Confirmation that Victorian Plumbing will be valued at £850m ahead of its IPO on AIM this week is further evidence that the new issue market is in rude health. Founder Mark Radcliffe is reducing his stake from 72% to 46% as part of the process as new institutions have backed his online bathroom accessories store. As the largest listing on AIM it is further confirmation that this is a growth market we should be supportive of.
Other companies lining up for a float include payments app Wise (formerly known as Transferwise) as well as maternity specialist Seraphine and Seraphim Space Investment Trust which intends to invest in early and growth-stage space tech businesses. A huge number of further deals are also waiting in the wings.
But why such a rush to float and what is driving the interest?
Inflation jitters aside, market conditions are certainly buoyant and institutions are sitting on a lot of cash to deploy. One school of thought is that for larger funds to gain a meaningful stake in a company the easiest way in is via IPO – even if the valuation might seem ‘full’ at the time the alternative is to build a position over a period of time (which could in itself drive the market price up). The hope would also be that the company would grow into its valuation in time. There is no doubt that most brokers we are currently speaking to are very busy with new issues and secondary fundraising activities.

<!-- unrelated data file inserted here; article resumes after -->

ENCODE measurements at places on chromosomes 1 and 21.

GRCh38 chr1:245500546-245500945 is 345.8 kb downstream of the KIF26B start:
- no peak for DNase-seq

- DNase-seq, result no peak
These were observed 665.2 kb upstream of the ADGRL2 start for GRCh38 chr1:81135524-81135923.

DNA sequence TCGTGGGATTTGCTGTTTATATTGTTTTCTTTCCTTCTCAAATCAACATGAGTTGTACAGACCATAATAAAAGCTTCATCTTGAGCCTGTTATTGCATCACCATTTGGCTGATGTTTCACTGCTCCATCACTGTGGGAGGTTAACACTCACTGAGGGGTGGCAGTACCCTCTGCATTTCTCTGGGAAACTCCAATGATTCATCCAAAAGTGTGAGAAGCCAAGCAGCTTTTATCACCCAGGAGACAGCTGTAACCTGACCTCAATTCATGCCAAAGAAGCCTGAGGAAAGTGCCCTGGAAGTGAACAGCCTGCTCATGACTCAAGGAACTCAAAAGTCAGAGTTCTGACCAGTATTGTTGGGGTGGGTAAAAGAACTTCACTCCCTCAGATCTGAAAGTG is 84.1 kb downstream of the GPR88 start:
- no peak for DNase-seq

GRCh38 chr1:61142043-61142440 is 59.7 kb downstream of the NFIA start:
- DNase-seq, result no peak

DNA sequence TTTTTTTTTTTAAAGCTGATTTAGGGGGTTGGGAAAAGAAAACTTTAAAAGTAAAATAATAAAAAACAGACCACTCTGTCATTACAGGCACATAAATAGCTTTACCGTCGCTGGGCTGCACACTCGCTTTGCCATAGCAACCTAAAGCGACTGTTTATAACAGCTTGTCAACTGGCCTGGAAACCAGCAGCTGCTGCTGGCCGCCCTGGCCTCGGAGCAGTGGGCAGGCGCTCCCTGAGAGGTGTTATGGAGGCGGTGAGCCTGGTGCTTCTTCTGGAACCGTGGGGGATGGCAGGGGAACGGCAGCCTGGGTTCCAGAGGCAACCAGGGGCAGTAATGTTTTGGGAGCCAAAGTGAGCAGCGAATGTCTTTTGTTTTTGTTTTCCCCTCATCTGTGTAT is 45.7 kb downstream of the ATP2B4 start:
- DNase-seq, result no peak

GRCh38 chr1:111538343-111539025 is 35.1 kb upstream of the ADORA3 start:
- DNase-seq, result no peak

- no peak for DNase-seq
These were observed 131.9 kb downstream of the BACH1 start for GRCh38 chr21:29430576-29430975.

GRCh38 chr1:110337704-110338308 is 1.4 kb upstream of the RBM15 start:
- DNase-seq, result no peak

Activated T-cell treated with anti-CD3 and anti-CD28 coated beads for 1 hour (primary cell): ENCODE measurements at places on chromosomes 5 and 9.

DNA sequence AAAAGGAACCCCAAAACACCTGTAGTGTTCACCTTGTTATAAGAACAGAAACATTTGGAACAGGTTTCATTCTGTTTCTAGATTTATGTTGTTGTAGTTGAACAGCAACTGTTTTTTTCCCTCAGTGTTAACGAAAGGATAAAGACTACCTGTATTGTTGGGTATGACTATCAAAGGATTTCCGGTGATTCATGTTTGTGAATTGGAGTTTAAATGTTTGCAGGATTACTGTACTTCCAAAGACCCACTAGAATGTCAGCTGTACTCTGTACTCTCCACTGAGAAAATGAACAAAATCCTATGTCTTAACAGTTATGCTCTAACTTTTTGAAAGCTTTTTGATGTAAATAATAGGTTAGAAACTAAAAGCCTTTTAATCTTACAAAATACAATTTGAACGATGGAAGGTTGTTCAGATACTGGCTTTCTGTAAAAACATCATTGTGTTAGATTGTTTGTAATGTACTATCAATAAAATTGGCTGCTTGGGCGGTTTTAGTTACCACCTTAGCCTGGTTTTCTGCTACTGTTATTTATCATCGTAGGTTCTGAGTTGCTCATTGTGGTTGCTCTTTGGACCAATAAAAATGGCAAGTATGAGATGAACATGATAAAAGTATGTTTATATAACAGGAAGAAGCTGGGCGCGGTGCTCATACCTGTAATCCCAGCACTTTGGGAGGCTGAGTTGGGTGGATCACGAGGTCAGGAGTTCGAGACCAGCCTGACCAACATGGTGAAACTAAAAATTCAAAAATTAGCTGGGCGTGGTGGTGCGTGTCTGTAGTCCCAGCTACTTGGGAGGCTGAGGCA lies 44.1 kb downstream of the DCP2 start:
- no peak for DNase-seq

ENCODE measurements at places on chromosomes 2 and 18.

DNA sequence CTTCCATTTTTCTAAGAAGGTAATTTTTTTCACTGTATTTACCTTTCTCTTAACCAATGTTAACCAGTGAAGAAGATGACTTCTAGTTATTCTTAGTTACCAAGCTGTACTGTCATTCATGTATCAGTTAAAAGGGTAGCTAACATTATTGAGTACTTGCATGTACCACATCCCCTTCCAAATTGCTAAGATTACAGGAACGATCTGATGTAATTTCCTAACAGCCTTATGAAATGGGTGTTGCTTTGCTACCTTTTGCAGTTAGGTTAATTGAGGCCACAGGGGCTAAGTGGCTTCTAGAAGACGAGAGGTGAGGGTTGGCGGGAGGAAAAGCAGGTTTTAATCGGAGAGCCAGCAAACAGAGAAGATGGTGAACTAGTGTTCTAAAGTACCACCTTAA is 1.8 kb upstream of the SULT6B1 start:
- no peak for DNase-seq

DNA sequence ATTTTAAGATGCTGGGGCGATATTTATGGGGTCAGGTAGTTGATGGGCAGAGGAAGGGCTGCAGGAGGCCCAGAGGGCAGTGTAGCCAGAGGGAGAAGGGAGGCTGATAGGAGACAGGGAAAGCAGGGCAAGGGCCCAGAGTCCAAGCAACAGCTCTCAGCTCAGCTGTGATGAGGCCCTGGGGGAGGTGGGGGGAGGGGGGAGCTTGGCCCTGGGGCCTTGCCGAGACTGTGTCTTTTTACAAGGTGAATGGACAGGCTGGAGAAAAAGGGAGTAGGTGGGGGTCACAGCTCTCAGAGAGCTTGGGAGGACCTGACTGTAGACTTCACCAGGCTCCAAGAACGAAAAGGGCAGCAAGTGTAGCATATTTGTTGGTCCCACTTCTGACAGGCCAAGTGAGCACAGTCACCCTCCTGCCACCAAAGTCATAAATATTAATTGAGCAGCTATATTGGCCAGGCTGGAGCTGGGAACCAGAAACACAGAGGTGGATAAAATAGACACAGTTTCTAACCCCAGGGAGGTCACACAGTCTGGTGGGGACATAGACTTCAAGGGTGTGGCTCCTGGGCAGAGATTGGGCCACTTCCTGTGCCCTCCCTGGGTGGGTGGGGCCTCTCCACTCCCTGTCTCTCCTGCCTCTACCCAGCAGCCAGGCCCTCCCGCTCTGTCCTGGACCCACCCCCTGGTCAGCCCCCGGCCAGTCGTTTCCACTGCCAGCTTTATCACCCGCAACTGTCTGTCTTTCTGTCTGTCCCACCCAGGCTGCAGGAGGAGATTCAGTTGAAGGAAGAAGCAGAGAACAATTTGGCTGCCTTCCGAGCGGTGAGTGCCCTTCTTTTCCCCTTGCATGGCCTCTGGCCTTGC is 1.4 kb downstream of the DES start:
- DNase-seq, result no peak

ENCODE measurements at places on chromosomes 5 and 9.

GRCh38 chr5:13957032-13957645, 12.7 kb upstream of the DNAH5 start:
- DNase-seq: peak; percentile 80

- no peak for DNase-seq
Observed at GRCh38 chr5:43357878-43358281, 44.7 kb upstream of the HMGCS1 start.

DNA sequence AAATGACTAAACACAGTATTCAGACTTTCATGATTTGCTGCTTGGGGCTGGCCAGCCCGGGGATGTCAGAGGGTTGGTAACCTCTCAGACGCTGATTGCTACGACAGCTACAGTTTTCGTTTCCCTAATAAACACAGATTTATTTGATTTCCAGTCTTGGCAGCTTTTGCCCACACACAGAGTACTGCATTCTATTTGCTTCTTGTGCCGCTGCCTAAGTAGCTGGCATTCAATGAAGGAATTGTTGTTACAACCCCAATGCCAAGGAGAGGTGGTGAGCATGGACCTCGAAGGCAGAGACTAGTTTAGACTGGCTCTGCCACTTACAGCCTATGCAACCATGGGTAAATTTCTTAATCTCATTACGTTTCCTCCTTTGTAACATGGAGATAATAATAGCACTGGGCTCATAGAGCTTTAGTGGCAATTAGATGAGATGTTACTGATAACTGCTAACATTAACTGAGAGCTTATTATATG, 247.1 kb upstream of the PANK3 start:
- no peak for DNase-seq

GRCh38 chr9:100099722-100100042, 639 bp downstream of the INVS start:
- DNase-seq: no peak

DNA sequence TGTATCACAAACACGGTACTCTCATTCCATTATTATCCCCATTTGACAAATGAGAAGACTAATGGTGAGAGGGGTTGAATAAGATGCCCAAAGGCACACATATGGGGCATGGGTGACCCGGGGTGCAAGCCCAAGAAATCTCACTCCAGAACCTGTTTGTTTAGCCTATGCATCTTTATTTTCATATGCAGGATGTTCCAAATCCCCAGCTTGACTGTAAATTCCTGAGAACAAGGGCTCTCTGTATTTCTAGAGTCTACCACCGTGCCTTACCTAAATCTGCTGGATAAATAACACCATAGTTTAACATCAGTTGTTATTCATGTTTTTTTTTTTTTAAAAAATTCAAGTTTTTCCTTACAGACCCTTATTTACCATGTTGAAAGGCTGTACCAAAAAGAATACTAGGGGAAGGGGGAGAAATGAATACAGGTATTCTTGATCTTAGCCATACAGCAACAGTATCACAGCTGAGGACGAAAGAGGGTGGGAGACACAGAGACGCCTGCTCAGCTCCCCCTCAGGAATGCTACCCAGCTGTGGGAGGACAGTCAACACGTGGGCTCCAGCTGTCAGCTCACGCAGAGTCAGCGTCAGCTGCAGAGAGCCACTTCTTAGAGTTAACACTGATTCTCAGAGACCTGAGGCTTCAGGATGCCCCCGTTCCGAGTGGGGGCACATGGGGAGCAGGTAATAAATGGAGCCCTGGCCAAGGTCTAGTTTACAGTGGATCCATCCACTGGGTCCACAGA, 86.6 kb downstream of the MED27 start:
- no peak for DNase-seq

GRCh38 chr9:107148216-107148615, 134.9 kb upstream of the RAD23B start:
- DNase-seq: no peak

At Sterling Investments we meet many companies every year and continue to play great emphasis on management teams and their ability to execute, we also look to hold for the longer term. Two recent IPOs we have participated in include Virgin Wines and In The Style – both are growth businesses and are trading at premiums to their listing price.
Research by AJ Bell shows that new issues joining the market this year are up by an average of 24%. In addition, the money raised in the first five months of 2021 is at the highest since 2015. Though its not all plain sailing. High profile and still loss making IPO Deliveroo has fallen significantly since IPO – not helped by negative publicity at the time of its listing.
The key is to take each investment opportunity on its own merit and remain highly selective. Newly listed companies don’t have the track record of knowing what it takes to be on the market, the duty to manage expectations, and to communicate in a timely and effective way with their investors. They often learn, with time. This means we investors need to invest at a discount to comparable listed companies who have demonstrated track record.
If the valuations are fully captured then there is little point in investing. We continue to be disciplined in a market that is red hot.